I bought 25ft of commercial grade polyolefin heat shrink tubing, 3:1 Heat Shrink Tubing (Pre Shrink OD:1-1/2″ 25Ft, Black). I chose the heat shrink tubing without adhesive because I wanted to be able to remove it easily if it didn’t work out.
I cut the tubing a little longer than the platen core:
I had to remove the ratchet thingy at the end of the platen so that I had a uniform tube to work with. I hate dealing with rusty screws and teeny parts that can get lost, but I was worried that the shrink tubing would split around this shape.
I used a heat gun and applied five layers of shrink tubing, one layer at a time, rolling between layers to keep the cylinder smooth and consistent in size..
Tip: start at one end of the platen and move your heat shrinking along lengthwise. On one early layer I just did a generalized back and forth with the heat gun and I got air bubbles. These eventually flattened but I could have avoided this if I had worked along the length of the platen
After I applied five consecutive layers of heat shrink tubing and reached an outer diameter of 1 ⅛ inches, I trimmed the ends with a very sharp utility knife:
I made new feed rollers with small size heat shrink tubing. I tried to use fuel line tubing for the rear rollers. Though that worked great on the Remington Portable #1, the outer diameter of the fuel line tubing was (weirdly) too large for the #2 and the rear rollers wouldn’t spin freely.
While I was re-inserting the platen, a piece from the ratcheting section by the left carriage return fell out. Oh no. I should have secured those pieces with tape or rubber bands as RobertG. recommends.
I was so glad that I had this photo from the dirty dismantling process that I could refer to while I tried to figure out where the little spring wires go:
I finally got it all back together and re-inserted the platen. I straightened out the bent typebars and key levers with needle nose pliers and carefully cleaned the mechanical parts with mineral spirits, Q-tips, and love. My air compressor was very useful for blowing away greasy chunks.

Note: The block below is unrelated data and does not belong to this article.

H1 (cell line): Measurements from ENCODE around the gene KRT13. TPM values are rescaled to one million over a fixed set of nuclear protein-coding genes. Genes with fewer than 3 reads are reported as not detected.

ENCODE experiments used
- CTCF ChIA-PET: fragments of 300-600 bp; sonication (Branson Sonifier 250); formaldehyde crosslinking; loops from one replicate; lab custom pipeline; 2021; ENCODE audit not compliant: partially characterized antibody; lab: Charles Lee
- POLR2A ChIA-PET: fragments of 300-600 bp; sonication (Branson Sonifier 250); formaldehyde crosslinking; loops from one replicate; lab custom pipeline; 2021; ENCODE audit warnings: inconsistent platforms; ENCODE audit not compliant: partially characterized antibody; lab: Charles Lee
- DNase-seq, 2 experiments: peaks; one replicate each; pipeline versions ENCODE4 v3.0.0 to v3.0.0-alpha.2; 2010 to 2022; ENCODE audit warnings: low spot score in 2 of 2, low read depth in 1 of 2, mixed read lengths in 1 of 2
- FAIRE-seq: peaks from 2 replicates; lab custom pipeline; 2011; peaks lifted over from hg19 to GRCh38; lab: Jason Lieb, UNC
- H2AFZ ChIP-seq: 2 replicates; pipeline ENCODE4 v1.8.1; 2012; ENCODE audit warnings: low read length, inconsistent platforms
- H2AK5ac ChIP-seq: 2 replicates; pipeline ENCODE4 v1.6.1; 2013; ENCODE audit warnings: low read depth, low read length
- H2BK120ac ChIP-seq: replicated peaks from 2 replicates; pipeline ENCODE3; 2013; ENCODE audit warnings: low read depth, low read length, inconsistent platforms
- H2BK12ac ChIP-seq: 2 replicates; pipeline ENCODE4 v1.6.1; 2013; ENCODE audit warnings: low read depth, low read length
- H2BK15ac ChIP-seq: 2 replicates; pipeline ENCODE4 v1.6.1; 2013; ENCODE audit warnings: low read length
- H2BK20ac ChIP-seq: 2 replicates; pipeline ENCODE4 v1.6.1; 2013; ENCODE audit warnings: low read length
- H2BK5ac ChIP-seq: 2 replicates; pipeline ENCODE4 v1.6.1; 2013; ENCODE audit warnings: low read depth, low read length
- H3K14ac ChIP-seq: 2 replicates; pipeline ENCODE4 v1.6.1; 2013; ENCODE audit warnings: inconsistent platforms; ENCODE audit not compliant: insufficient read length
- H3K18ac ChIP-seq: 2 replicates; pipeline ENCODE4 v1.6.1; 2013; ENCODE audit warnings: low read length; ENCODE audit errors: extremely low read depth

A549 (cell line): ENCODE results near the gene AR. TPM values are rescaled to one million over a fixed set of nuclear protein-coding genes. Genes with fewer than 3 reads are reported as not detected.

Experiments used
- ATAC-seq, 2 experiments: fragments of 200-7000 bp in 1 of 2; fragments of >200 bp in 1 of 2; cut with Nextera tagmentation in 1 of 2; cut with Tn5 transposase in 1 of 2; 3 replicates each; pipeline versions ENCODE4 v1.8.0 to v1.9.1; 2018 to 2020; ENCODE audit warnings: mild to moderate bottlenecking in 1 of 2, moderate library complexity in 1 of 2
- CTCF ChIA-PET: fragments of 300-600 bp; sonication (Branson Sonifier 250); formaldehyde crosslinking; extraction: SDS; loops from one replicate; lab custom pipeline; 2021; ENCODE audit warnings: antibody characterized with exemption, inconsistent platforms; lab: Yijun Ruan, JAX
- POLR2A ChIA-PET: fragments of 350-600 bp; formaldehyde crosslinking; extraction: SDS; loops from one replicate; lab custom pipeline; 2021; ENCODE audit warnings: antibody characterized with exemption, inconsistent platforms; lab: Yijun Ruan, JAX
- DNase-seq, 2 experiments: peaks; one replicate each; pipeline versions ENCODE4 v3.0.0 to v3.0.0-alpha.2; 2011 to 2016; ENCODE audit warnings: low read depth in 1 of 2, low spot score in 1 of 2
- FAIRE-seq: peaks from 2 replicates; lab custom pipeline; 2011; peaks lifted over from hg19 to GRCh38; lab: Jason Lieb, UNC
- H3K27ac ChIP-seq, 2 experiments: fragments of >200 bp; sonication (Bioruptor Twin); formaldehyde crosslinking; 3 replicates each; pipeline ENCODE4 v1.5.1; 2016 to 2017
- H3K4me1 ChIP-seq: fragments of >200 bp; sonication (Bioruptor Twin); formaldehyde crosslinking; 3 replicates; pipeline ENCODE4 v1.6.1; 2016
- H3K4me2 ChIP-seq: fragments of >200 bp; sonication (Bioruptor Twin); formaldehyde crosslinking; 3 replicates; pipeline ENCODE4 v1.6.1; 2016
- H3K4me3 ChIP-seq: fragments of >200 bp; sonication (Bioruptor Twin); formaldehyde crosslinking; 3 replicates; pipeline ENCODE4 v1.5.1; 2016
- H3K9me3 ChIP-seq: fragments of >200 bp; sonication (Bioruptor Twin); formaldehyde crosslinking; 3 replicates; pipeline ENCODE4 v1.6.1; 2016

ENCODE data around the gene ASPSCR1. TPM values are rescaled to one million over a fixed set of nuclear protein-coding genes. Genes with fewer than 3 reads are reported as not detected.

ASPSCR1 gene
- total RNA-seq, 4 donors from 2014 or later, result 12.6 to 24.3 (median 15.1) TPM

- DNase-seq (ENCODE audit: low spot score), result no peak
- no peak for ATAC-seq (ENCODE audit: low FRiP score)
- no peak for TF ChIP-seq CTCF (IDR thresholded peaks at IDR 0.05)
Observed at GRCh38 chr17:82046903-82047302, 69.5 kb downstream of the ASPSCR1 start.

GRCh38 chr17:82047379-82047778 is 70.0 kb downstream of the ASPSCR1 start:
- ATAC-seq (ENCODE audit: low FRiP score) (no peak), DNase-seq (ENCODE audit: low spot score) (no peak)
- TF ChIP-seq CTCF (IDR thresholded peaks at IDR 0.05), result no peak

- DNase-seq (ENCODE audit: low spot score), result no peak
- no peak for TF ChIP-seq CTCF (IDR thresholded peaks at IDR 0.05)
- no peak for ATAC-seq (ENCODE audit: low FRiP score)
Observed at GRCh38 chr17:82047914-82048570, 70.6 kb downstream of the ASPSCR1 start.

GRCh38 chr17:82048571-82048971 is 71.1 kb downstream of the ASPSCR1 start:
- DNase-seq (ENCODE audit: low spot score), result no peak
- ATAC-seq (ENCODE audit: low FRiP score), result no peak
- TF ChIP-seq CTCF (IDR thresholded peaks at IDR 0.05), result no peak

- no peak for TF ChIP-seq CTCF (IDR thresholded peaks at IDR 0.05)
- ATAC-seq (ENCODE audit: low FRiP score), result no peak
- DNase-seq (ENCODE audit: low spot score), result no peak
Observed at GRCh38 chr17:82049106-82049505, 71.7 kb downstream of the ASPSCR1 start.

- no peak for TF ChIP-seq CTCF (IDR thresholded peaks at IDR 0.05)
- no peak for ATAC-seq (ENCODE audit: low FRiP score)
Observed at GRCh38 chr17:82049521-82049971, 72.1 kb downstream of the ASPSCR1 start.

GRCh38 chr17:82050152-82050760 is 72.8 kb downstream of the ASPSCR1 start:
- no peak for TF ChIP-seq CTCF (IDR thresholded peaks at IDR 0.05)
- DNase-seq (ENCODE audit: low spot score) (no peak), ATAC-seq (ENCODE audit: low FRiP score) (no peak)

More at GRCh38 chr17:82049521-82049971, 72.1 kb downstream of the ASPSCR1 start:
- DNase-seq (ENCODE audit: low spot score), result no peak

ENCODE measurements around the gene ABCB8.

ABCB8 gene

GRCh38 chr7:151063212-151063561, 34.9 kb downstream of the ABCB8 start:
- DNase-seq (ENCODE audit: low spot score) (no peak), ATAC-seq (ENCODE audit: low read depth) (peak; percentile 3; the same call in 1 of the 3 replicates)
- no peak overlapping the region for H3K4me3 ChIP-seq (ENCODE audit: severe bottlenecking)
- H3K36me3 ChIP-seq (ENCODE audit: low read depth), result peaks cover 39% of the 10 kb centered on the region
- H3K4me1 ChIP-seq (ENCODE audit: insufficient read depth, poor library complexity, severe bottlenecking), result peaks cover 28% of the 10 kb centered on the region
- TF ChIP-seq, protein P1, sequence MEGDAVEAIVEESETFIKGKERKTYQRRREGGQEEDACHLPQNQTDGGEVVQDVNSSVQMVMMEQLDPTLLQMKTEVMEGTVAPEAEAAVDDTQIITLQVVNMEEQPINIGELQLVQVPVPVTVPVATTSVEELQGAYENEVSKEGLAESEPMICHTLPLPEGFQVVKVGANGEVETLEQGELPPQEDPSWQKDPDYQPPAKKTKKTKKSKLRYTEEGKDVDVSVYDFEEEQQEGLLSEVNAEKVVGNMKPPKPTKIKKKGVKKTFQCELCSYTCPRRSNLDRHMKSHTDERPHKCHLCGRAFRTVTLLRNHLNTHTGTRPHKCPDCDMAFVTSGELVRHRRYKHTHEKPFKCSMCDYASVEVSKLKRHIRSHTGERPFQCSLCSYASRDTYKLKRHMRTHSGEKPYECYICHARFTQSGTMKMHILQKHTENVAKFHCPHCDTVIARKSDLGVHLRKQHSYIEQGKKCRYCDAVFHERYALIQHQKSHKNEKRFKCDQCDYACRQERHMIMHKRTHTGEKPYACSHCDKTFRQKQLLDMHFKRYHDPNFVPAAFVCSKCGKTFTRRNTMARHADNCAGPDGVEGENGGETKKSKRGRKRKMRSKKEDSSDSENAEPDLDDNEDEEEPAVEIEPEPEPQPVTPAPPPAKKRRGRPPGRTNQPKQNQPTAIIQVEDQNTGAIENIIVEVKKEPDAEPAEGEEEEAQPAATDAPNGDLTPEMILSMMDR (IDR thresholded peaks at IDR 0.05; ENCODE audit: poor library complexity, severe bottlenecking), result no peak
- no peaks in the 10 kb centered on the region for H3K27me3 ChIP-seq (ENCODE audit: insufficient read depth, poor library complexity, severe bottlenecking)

The typewriter was looking pretty swell and typing nicely.
So what does my $30.00 durometer read? The new polyolefin platen has a hardness reading of just about Shore 90A – 95A—right there between a leather belt and shopping cart wheel:
For comparison, my Torpedo with a rock-hard platen that sounds like a machine gun reads about Shore 98A and the buttery soft platen of Blue Boy the Silent-Super reads just Shore 90A.
The results of the heat shrink seem pretty good to me, but to really put this platen through its paces, I needed typewriter feet. This one came with no feet. They must have crumbled off at some time in the distant past. The low-slung, exposed guts under the machine were dragging on the table without feet.
For feet, I had some options:
I decided to order feet from Steve Dade. I found Steve’s contact information at Richard Polt’s Classic Typewriter Page and dropped him a line via email.
Steve promptly replied and sent me a set of beautiful feet. He offers a very affordable complete rubber package for the Remington Portable #2 (platen, feet, feed rollers), but I ordered just the feet. I am very happy with my heat shrink platen and feed rollers right now, but I may change my mind.
The beauty of the invoice that came with the feet is killing me.
Ah yes, this is the life. The feet grip the table nicely – no slipping. The feet raise the body off the table so there’s no funny business with mechanics dragging.
Regarding my heat shrink platen, it may be too hard. The periods and commas sort of punch through. My durometer registers Shore 95A in places. Overall, I am pleased. The imprint is dark and nicely consistent, and the sound is not overly loud. I think this platen recovering experiment is about 95% perfect. It is a vast improvement over the cracked and unusable platen I started with.
What a nice project. I spent several pleasant evenings listening to music, scrubbing the old guts and the type and key tops, and thinking my thoughts. So old is this one. Typists who used this typewriter in its prime are all gone. There seems to be no one out there who can tell me what this key means. Those that knew took that mystery with them when they shuffled off this mortal coil:
The season here is just beginning to turn. The air carries a faint but distinct chill. I went to a funeral last week and that, coupled with the shortening and darkening days, cause my thoughts turn to What It All Means. Perhaps it’s this: life is short and we need to appreciate its fleeting beauty, gentle pleasures, and small mysteries. There’s so much joy in life and regeneration—typewriter-related and otherwise—and it’s good to consciously savor and actively participate while we can.